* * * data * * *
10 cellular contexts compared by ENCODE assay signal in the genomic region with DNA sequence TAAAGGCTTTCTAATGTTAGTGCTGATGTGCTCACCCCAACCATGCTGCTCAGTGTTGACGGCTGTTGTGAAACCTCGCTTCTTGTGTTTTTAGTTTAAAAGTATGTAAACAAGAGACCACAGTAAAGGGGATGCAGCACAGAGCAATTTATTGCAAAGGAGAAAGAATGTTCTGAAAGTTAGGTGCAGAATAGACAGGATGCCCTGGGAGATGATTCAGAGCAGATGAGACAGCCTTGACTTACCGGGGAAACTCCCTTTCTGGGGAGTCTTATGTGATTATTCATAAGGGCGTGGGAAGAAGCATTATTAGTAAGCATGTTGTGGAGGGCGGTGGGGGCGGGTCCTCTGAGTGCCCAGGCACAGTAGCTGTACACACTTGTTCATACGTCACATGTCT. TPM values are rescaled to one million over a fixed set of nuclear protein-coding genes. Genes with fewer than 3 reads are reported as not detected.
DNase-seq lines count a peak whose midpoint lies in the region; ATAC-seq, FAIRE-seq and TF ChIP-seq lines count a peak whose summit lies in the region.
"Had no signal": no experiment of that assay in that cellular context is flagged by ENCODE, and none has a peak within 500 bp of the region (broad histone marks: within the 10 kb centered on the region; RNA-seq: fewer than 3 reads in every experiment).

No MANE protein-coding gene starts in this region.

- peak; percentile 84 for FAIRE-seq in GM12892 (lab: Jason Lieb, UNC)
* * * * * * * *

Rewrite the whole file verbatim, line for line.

10 cellular contexts compared by ENCODE assay signal in the genomic region with DNA sequence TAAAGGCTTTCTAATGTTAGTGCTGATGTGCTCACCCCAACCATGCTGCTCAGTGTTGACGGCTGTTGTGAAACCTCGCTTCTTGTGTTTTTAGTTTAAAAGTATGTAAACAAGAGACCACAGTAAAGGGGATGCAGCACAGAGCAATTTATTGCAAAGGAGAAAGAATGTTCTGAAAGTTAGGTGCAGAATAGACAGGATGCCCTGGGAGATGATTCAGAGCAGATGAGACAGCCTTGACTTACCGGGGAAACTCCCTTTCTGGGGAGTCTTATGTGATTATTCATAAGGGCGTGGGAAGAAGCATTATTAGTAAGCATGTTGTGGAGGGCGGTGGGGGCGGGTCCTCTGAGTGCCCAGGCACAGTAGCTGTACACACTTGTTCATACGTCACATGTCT. TPM values are rescaled to one million over a fixed set of nuclear protein-coding genes. Genes with fewer than 3 reads are reported as not detected.
DNase-seq lines count a peak whose midpoint lies in the region; ATAC-seq, FAIRE-seq and TF ChIP-seq lines count a peak whose summit lies in the region.
"Had no signal": no experiment of that assay in that cellular context is flagged by ENCODE, and none has a peak within 500 bp of the region (broad histone marks: within the 10 kb centered on the region; RNA-seq: fewer than 3 reads in every experiment).

No MANE protein-coding gene starts in this region.

- peak; percentile 84 for FAIRE-seq in GM12892 (lab: Jason Lieb, UNC)